The authors declare that they have no known competing nancial
interests or personal relationships that could have appeared to inu-
ence the work reported in this paper.
We are very grateful for nancial support for this study from the
MitchellFoundation, Sloan Foundation, ExxonMobil, and Jackson School
of Geosciences Endowment. We very much appreciate access to the IHS
Enerdeq database.
Appendix A. Supplemenary data and Information
Raw data on water volumes and water quality used in this study are
archived in Mendeley Data (10.17632/jjy5mtfkfk.2) and described in an
associated data article (Scanlon et al., submitted). Supplementary data
to this article can be found online at
scitotenv.2020.137085. Additional gures and tabulated data are pro-
vided in the Supporting Information.
ALL, 2010. Water Treatment Technology Fact Sheet: Reverse Osmosis. ALL Consulting.
Arthur, J.D., Langhus, B.G., P., C., 2005. Technical summary of oil & gas produced water
treatment technologies. Report Prepared by ALL Consulting for the National Energy
Technology Lab. (NETL) and the Dept. of Energy (DOE).
Barnes, C.M., Marshall, R., Mason, J., Skodack, D., DeFosse, G., Smigh, D.G., et al., 2015. The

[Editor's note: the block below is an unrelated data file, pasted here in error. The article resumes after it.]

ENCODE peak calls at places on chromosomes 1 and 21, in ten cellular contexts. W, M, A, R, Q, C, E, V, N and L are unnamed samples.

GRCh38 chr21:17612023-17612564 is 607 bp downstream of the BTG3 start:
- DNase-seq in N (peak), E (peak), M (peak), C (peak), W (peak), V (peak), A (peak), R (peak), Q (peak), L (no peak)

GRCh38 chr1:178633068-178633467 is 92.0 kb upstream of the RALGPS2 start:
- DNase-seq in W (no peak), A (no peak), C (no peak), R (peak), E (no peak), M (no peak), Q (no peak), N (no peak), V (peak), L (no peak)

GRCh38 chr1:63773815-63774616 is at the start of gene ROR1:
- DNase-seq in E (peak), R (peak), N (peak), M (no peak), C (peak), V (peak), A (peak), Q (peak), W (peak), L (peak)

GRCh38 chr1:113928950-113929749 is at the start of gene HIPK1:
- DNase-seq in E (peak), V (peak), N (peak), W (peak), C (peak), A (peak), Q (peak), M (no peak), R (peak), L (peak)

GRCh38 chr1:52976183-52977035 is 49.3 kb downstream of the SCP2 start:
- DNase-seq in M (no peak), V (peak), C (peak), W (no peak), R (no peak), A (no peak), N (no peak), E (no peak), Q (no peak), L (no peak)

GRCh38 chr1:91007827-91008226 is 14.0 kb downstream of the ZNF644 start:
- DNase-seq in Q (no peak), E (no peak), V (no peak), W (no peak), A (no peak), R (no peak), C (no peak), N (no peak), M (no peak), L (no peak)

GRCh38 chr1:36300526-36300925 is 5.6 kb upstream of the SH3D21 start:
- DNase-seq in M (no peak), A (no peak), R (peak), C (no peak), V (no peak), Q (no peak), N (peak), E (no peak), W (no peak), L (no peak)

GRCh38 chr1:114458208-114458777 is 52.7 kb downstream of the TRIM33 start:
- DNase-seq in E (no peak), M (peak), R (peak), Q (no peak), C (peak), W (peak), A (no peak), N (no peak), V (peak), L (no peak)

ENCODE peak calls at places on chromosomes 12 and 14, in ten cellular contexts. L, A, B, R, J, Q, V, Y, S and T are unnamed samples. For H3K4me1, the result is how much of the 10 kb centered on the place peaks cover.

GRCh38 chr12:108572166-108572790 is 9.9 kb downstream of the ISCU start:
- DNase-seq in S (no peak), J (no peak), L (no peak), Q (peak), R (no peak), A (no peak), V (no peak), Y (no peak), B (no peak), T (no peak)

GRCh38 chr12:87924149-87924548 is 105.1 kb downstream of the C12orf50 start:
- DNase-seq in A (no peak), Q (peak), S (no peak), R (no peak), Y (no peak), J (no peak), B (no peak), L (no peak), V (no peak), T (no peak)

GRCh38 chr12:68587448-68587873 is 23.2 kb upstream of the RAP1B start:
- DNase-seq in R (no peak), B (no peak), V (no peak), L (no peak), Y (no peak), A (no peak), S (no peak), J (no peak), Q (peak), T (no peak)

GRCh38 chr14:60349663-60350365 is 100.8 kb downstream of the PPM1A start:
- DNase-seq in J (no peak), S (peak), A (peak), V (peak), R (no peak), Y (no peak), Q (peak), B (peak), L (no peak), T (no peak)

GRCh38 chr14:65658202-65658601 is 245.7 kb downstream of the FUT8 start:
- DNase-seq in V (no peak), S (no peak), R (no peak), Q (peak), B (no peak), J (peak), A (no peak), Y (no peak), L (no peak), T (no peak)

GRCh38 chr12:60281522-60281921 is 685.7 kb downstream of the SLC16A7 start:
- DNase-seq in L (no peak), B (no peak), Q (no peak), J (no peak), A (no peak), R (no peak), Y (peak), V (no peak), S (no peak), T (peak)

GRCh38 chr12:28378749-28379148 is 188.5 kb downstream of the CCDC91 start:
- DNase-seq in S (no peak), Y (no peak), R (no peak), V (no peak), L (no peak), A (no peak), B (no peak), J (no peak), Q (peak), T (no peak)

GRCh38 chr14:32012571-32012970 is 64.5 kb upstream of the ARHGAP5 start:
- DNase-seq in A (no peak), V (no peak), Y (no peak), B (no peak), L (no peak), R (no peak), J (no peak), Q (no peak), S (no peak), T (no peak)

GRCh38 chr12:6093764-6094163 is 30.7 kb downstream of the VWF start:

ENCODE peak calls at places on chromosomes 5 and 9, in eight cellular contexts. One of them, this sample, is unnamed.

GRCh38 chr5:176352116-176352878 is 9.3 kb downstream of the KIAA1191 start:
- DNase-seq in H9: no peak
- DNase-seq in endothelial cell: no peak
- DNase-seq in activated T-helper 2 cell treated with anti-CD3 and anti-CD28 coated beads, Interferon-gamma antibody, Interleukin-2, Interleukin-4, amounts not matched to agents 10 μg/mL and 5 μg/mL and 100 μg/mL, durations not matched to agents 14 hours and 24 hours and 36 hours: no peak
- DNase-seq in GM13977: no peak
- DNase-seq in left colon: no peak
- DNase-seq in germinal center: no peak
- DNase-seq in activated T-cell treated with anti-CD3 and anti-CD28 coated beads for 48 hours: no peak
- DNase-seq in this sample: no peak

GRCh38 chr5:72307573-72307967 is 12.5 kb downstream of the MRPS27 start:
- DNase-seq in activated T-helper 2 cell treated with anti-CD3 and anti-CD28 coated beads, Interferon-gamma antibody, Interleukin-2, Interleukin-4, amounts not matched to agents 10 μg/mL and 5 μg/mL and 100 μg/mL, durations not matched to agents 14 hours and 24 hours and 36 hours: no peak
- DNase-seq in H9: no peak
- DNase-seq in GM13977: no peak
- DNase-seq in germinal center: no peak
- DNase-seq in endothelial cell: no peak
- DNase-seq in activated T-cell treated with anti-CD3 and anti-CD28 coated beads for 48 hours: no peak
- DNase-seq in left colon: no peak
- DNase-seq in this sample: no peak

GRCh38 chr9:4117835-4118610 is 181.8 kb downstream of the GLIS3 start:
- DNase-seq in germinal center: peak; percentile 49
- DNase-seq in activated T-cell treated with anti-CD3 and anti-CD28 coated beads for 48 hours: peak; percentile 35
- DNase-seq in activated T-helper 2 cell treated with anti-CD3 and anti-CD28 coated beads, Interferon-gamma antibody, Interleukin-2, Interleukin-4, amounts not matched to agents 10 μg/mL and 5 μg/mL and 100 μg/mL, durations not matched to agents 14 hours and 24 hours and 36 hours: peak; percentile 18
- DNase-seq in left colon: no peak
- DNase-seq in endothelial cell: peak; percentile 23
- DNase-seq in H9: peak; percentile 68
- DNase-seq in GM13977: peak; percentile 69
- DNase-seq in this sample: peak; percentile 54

New Reality of Hydraulic Fracturing: Treating Produced Water is Cheaper thanUsing
Fresh. SPE-174956-MS. Society of Petroleum Engineering 29 p.
Blondes, M.S., Gans, K.D., Engle, M.A., Kharaka, Y.F., Reidy, M.E., Sarraswathula, V., et al.,
2017. U.S. Geological Survey National Produced Waters Geochemical Database v2.3
(Provisional) . https://ene /EnvironmentalAspects/
Brinck, E.L., Drever, J.I., Frost, C.D., 2008. The geochemical evolution of water coproduced
with coalbed natural gas in the Powder River Basin, Wyoming. Environ. Geosci. 15,
Chaudhary, B.K., Sabie, R., Engle, M.A., Xu, P., Willman, S., Carroll, K.C., 2019. Spatial vari-
ability ofproduced-water quality and alternative-source wateranalysis applied to the
Permian Basin, USA. Hydrogeol. J. 27, 28892905.
Clark, C., Veil, J., 2009. Produced water volumes and management practices in the United
States. Rep. ANL/EVS/R-09/1, Argonne Natl. Lab., Argonne, Ill.
Danforth, C., McPartland, J., Blotevogel, J., Coleman, N., Devlin, D., Olsgard, M., et al., 2019.
Alternative management of oil andgas produced water requires more research onits
hazards and risks. Integr. Environ. Assess. Manag. 15, 677682.
Danforth, C., Chiu, W.A., Rusyn, I., Schultz, K., Bolden, A., Kwiatkowski, C., et al., 2020. An
integrative method for identication and prioritization of constituents of concern in
produced water from onshore oil and gas extraction. Environment Intl 134, 677682.
Fig. 8. Produced water decline curves for the major tight oil (T O: Bakken, Midland,